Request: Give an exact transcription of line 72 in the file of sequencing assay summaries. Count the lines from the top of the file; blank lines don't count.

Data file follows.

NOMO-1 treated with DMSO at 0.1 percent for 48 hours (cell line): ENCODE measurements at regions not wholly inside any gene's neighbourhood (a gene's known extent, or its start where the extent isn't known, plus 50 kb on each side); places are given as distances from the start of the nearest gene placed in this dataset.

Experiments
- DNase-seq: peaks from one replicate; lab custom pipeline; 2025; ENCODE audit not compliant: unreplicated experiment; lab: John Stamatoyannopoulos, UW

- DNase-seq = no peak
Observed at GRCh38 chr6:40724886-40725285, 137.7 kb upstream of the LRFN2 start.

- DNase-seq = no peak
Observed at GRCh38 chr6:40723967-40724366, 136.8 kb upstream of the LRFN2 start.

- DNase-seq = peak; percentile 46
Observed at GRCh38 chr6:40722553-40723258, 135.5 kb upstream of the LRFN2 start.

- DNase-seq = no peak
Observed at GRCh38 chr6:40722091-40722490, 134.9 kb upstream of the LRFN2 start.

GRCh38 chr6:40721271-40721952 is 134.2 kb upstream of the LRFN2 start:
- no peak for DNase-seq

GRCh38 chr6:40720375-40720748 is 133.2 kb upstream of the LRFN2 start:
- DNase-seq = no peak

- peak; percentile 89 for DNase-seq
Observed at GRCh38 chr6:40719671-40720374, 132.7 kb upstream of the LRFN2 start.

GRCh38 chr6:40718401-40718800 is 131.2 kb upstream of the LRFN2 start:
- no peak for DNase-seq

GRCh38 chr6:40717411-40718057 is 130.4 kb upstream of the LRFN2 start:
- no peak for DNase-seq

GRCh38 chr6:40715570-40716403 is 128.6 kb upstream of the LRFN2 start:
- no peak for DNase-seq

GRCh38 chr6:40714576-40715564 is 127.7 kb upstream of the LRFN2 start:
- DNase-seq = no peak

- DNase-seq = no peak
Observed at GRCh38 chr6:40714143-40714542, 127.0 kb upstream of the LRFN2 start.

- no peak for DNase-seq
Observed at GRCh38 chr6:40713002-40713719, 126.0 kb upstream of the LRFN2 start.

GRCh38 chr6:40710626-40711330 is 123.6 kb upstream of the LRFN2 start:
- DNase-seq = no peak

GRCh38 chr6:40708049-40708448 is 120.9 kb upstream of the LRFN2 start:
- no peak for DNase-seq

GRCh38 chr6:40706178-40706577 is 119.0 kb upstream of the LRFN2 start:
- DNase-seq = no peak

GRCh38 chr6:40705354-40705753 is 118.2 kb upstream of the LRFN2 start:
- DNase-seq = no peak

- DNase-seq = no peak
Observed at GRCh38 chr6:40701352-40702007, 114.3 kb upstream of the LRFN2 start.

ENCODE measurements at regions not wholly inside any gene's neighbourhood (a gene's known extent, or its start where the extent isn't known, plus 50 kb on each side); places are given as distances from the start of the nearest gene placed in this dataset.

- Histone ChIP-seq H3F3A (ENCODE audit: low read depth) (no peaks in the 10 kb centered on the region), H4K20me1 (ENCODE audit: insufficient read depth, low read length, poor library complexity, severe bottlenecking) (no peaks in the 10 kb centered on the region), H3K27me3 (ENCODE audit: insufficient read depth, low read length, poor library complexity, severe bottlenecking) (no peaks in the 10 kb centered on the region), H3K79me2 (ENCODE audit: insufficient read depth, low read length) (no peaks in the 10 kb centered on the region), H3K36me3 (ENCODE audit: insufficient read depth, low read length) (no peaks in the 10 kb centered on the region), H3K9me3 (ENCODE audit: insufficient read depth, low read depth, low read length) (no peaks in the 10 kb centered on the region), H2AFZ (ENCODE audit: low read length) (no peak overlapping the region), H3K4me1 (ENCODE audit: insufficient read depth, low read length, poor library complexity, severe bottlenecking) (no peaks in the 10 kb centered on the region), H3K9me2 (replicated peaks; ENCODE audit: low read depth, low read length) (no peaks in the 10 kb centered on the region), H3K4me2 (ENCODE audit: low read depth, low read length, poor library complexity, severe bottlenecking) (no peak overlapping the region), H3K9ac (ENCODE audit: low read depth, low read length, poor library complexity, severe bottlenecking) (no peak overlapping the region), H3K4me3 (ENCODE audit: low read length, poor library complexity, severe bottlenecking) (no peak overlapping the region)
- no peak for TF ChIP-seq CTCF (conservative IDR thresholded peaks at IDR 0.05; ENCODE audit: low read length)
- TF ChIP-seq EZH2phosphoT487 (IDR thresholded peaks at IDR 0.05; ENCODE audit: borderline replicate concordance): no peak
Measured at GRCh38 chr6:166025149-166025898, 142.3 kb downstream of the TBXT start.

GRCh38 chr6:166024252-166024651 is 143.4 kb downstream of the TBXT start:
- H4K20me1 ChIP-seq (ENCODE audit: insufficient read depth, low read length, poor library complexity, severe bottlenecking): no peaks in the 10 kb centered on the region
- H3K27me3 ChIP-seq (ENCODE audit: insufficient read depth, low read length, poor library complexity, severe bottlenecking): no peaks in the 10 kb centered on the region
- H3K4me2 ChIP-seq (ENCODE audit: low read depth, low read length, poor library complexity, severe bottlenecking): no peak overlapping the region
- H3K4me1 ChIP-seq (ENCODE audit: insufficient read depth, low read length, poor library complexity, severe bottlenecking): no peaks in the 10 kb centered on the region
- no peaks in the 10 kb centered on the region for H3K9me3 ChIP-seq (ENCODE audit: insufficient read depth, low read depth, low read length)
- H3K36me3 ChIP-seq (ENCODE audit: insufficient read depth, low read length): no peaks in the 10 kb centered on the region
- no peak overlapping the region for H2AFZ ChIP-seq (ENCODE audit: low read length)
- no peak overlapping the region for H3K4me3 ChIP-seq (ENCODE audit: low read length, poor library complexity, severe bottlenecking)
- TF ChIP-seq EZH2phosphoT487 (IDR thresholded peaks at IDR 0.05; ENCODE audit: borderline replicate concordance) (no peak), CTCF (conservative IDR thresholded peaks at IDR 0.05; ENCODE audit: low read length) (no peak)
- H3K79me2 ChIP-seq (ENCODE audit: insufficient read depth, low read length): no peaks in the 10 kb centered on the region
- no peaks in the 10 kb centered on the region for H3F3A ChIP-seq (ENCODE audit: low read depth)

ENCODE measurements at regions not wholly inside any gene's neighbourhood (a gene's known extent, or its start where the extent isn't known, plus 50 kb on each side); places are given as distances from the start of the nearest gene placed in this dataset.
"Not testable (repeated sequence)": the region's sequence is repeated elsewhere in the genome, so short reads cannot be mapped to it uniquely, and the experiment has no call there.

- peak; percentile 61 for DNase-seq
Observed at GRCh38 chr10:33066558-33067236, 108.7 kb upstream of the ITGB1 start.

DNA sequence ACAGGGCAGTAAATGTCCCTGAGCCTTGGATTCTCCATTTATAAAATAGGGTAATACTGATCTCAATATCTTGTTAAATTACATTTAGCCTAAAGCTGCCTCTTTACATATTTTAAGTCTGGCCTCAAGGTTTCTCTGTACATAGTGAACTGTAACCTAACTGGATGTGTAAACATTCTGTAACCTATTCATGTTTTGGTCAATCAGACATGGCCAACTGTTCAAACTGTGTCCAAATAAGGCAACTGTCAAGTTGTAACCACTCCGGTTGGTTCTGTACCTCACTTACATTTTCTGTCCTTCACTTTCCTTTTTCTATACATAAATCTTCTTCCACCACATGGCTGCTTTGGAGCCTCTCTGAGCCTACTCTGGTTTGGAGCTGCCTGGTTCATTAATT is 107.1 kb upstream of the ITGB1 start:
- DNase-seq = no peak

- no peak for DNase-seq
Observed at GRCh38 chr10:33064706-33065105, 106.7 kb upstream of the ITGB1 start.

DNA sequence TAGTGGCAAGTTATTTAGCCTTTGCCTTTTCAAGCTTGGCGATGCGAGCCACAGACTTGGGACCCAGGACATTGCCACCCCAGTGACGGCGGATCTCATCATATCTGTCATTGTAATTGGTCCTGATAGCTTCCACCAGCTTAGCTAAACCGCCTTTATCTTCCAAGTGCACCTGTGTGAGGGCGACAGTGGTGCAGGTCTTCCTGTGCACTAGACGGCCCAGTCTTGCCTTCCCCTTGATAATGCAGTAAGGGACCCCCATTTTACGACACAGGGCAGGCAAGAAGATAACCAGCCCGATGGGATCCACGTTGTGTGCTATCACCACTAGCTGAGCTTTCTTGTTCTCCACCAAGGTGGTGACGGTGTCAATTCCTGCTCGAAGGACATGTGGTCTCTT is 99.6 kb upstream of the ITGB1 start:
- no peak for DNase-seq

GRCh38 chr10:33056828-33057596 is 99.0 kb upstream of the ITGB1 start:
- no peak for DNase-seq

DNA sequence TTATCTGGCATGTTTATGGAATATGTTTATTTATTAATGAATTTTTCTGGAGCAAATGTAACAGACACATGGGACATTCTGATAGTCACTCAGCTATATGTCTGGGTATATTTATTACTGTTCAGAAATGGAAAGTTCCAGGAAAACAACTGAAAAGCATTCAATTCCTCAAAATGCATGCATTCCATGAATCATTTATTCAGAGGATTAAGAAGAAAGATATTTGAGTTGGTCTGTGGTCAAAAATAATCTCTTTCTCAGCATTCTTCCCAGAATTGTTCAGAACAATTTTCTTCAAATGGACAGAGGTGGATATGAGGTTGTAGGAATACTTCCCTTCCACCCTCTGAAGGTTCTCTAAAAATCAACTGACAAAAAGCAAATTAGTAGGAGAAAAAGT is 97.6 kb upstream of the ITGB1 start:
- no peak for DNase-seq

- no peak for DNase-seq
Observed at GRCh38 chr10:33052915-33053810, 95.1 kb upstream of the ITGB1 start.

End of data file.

Observed at GRCh38 chr10:33052915-33053810, 95.1 kb upstream of the ITGB1 start.